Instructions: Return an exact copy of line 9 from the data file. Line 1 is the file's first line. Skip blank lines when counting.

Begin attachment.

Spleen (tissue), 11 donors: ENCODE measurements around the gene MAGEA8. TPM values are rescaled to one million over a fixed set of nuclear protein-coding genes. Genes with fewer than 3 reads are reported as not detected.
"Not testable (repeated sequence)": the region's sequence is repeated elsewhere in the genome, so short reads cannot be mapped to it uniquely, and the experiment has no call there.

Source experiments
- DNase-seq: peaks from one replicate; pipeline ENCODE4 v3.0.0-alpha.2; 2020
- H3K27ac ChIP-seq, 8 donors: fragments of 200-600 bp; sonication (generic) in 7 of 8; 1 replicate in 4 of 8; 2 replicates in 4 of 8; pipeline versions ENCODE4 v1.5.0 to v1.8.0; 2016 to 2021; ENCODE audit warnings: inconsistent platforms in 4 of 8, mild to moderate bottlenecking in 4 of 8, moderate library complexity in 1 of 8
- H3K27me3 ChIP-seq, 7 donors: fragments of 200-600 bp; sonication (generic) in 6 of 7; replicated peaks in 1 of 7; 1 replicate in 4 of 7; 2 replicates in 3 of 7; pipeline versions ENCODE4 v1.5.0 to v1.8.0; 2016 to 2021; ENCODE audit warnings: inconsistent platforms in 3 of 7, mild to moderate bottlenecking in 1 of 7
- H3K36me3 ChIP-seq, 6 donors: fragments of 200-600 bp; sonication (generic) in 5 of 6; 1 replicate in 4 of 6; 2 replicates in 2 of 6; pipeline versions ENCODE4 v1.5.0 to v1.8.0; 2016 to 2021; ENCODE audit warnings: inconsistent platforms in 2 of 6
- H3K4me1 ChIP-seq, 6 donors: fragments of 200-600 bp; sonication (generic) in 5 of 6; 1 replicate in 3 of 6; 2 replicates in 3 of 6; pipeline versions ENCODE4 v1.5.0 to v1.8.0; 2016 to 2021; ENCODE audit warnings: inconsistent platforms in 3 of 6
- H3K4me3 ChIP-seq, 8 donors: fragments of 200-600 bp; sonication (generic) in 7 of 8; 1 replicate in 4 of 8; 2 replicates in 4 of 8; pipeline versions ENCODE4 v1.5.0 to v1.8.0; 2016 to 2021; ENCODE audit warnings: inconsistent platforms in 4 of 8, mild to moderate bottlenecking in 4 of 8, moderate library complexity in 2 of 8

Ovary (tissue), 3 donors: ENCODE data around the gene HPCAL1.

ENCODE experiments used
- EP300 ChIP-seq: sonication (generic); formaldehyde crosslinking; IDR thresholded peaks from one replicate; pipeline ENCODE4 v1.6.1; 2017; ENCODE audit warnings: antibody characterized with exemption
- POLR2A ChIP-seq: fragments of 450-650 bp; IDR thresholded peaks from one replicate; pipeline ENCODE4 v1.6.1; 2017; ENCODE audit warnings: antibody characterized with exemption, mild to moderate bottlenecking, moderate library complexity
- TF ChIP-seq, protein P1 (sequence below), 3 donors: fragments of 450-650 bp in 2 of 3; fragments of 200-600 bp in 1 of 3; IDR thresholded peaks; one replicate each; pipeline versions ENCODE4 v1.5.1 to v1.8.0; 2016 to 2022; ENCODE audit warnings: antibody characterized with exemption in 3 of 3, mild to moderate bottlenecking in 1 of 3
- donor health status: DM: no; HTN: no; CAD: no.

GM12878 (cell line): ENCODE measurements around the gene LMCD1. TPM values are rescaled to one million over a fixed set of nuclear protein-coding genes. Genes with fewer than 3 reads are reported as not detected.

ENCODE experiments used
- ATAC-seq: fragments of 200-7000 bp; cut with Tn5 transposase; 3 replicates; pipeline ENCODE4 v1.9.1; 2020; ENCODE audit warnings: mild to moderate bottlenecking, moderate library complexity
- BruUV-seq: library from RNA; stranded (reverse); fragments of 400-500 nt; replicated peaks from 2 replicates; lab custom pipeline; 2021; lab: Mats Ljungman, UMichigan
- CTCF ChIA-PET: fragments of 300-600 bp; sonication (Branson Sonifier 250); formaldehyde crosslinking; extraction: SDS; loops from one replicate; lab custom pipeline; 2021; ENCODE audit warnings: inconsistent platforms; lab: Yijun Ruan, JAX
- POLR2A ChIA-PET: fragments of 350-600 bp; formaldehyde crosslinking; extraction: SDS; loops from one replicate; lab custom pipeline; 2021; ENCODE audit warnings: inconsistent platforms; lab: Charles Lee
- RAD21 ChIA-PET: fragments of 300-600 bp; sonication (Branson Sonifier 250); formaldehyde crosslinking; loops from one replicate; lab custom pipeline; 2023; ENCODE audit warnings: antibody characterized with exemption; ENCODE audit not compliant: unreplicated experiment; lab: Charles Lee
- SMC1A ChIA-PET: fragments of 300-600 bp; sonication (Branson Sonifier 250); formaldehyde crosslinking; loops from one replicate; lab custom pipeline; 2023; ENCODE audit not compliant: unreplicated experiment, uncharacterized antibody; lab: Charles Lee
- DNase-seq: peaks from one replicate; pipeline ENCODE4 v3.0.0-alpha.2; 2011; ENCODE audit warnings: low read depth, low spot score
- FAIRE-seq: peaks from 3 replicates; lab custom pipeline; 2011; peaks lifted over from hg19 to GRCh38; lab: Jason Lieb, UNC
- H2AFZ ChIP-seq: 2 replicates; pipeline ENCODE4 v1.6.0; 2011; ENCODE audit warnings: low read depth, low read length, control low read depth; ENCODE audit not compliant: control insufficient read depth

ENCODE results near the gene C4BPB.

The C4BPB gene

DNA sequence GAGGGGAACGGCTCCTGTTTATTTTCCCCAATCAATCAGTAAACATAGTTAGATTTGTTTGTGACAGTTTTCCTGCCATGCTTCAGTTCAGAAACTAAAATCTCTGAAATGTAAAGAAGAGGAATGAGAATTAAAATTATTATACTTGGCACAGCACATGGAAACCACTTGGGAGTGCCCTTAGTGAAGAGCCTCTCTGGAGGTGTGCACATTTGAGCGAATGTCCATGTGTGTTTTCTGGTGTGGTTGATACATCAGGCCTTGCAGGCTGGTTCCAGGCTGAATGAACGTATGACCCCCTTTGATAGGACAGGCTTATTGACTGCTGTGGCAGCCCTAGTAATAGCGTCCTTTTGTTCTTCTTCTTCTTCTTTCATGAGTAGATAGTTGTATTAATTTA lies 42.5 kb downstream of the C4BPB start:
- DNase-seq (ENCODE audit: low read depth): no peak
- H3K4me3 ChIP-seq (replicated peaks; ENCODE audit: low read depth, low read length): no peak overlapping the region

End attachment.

- H3K4me3 ChIP-seq, 8 donors: fragments of 200-600 bp; sonication (generic) in 7 of 8; 1 replicate in 4 of 8; 2 replicates in 4 of 8; pipeline versions ENCODE4 v1.5.0 to v1.8.0; 2016 to 2021; ENCODE audit warnings: inconsistent platforms in 4 of 8, mild to moderate bottlenecking in 4 of 8, moderate library complexity in 2 of 8